The major turning point was 1944's The Uninvited, which Criterion refers to as "an early example of a true cinematic ghost story — one that doesn't pull away the curtain at the end, Toto-like, to reveal a human manipulating the levers." The Uninvited uses real ghosts in a serious way to expose the damage done to a young woman's psyche by secrets and violence in her family's past. Such an earnest and emotional (and frightening) use of ghosts paved the way for such later masterpieces as 1961's The Innocents and, naturally, 1963's The Haunting, based on a certain novel by Shirley Jackson.

Hill House, not sane

Shirley Jackson, who is these days perhaps best known as the author of "The Lottery," a heavily anthologized story that is frequently read in classrooms, wrote The Haunting of Hill House in 1959, her fifth novel, and since then it has become, as the Wall Street Journal puts it, "widely regarded as the greatest haunted-house story ever written." The Hill House novel tells the story of a young woman named Eleanor Vance, who answers the summons of a paranormal researcher to spend the summer at a supposedly haunted mansion with the intent of witnessing and studying any supernatural occurrences that may pop up. Over the course of their stay, Eleanor and the other guests — the (probably lesbian) artist Theodora and the drunk young heir to Hill House, Luke Sanderson — experience funky phenomena such as unusual noises, strange writing on the wall, and various apparitions that nevertheless seem to center around Eleanor and the frustrations she feels about the family life she left behind to come to Hill House.

The book was brilliantly adapted to film in 1963 by director Robert Wise (who would later direct The Sound of Music and Star Trek: The Motion Picture, among other classics) and was definitely never made into a movie again, especially not in 1999 with Liam Neeson and Catherine Zeta-Jones. Wise's film effectively and chillingly depicts Eleanor's descent into madness while imbuing the whole house with an atmosphere of dread. These are the raw materials from which 2018's The Haunting of Hill House was formed.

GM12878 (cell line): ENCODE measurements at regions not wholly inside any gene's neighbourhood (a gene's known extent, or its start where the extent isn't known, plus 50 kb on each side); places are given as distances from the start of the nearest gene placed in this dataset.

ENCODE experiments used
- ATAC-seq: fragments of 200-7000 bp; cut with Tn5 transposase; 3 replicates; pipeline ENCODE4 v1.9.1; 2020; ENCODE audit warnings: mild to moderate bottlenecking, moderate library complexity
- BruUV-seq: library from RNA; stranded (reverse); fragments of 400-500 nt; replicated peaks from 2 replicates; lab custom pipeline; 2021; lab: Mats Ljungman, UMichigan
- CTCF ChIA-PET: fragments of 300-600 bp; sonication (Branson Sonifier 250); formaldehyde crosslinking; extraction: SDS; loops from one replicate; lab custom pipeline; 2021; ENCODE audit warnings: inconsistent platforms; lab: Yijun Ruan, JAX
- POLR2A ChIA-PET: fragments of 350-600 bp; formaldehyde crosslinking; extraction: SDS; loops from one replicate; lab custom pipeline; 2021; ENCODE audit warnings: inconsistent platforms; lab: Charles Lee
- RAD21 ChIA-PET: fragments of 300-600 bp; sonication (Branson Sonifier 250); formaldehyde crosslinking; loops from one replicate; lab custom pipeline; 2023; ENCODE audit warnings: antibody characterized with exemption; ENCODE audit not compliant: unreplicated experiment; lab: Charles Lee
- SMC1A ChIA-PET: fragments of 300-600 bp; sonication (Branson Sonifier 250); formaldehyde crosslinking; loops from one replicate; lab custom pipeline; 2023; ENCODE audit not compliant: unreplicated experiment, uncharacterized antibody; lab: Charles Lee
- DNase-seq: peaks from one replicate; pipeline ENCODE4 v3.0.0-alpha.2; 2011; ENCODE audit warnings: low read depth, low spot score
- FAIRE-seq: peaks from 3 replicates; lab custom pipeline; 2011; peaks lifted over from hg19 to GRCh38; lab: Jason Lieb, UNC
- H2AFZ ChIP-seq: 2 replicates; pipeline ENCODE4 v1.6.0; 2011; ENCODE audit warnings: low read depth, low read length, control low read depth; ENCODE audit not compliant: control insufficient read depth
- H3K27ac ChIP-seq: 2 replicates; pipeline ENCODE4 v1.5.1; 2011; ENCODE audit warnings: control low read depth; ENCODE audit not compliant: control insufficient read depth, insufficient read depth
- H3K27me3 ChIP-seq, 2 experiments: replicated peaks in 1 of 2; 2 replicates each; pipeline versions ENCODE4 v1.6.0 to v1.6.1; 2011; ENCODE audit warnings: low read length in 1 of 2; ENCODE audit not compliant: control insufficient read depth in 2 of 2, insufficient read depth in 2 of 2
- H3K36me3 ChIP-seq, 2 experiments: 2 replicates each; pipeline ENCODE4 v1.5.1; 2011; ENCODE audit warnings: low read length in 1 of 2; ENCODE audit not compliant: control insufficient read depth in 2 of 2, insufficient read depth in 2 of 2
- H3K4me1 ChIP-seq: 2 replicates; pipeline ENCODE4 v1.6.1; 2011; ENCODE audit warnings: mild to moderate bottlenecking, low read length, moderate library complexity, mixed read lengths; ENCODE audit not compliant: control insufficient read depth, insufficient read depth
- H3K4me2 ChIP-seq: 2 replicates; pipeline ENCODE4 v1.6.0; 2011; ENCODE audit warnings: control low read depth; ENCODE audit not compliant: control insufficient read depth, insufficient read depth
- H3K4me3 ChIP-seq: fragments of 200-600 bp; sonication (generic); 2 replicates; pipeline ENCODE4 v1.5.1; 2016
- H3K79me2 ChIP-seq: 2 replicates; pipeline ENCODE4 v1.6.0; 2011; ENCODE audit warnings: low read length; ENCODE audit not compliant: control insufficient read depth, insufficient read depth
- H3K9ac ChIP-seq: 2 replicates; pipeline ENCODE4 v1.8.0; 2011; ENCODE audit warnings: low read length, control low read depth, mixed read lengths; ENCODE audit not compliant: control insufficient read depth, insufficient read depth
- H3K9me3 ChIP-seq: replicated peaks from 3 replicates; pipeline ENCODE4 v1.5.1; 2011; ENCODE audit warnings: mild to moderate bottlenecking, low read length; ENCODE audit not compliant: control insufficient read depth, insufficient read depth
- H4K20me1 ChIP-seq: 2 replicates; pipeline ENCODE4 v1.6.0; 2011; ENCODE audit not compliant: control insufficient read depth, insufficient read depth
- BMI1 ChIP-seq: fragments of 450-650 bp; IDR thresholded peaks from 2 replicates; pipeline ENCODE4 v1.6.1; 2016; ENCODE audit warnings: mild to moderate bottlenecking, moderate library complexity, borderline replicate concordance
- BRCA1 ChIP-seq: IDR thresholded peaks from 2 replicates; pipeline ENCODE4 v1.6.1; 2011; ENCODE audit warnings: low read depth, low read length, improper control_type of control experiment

I'm sorry, Ms. Jackson

Netflix's Hill House is not, strictly speaking, an adaptation of the novel. As director Mike Flanagan told Vulture, the novel's scope is not quite broad enough to fill a full season of television and so a considerable reimagining was in order. The events are moved to modern times (with flashbacks to about 25 years ago) and are now centered on the Crain family trying to flip the house rather than a quartet of paranormal researchers.

That's not to say the book is totally thrown out; lots of elements of the book make it into the Netflix series. Characters like Eleanor "Nell" Crain-Vance, Theo, Luke, and Hugh Crain all take their names and basic personalities from characters in the novel, while sister Shirley is obviously named after the author. Eldest brother Steve's writing is almost entirely actual prose from Jackson's novel, and a number of spoken lines in the show are direct quotes. Even smaller details such as the cup of stars and that ominous spiral staircase come from the novel or the 1963 film.

Most importantly, all three versions of this story have arguably the main character in common: Hill House itself. For Jackson, the house — personified as a body both irredeemably evil and utterly insane — is at the center of everything, inescapable, just as Eleanor's past proves to be inescapable. Likewise, the Crains have a difficult time leaving Hill House behind, as it follows them even as they flee it and go their different ways. Ultimately, however, the Crains have an advantage that Eleanor Vance does not.

Good grief

Dealing with grief and the lingering effects of trauma has been a major thematic element in modern prestige horror. As the New York Times points out, while grief is at the forefront of films like Hereditary and The Babadook, mourning the loss of a loved one can also be found in the DNA of such films as Get Out, Goodnight Mommy, A Quiet Place, Pyewacket, and It Follows. These movies use external supernatural or otherwise horrific elements to represent and literalize the internal damage done to their protagonists by depression, grieving, and loss, often of a beloved or even abusive parent. Evading the external threat usually means coming to grips with the internal scars left by this grief.